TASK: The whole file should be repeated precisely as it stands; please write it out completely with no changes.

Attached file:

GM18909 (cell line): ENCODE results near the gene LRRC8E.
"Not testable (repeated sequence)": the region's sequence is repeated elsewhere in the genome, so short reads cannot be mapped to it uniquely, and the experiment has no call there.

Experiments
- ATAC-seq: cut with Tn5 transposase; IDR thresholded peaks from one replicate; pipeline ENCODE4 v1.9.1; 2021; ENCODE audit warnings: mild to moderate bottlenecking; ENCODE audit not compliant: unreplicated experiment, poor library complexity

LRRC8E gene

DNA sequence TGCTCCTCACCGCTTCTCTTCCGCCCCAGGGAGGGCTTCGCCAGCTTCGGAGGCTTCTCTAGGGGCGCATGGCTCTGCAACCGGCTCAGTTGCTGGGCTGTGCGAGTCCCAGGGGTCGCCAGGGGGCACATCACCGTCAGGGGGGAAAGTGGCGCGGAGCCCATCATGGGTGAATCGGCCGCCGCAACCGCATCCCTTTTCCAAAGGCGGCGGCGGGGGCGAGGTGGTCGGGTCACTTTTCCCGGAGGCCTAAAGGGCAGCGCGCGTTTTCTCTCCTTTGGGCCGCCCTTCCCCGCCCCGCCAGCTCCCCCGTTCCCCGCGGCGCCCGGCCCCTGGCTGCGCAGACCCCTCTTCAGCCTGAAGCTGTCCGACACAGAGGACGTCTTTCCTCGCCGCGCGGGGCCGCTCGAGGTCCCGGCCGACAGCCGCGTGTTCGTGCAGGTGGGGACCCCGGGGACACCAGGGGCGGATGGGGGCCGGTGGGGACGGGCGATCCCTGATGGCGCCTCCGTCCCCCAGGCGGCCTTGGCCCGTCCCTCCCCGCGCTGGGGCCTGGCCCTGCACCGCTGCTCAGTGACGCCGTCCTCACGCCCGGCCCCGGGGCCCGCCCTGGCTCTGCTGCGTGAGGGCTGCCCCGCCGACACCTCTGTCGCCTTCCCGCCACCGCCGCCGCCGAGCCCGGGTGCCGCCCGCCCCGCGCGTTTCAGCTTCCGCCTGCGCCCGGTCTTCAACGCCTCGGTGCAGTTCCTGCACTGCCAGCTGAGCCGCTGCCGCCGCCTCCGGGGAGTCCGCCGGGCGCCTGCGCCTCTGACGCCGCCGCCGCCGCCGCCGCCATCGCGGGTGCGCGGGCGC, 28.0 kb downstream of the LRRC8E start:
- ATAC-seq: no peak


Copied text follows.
GM18909 (cell line): ENCODE results near the gene LRRC8E.
"Not testable (repeated sequence)": the region's sequence is repeated elsewhere in the genome, so short reads cannot be mapped to it uniquely, and the experiment has no call there.

Experiments
- ATAC-seq: cut with Tn5 transposase; IDR thresholded peaks from one replicate; pipeline ENCODE4 v1.9.1; 2021; ENCODE audit warnings: mild to moderate bottlenecking; ENCODE audit not compliant: unreplicated experiment, poor library complexity

LRRC8E gene

DNA sequence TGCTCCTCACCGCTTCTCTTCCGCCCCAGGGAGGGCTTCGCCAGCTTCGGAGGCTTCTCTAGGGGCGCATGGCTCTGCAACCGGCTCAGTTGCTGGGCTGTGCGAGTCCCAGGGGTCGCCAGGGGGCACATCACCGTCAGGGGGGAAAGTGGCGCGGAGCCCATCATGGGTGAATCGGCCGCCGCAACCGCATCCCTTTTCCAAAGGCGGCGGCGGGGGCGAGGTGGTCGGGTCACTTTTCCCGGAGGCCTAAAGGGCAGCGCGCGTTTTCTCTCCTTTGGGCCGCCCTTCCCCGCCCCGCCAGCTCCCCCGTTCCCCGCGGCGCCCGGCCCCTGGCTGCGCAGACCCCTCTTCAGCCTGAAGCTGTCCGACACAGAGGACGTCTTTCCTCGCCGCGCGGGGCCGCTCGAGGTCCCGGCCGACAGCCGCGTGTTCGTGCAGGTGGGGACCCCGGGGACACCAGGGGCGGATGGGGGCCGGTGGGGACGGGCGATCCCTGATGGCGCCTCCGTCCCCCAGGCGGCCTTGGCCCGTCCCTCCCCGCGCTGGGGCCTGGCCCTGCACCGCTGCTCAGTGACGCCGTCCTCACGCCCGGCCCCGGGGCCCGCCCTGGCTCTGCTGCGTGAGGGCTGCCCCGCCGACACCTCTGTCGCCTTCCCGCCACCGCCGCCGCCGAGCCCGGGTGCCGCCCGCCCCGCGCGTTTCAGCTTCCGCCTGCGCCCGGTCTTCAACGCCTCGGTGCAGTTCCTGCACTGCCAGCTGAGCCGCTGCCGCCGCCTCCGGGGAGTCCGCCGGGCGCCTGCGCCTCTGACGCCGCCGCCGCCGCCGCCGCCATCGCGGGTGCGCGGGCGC, 28.0 kb downstream of the LRRC8E start:
- ATAC-seq: no peak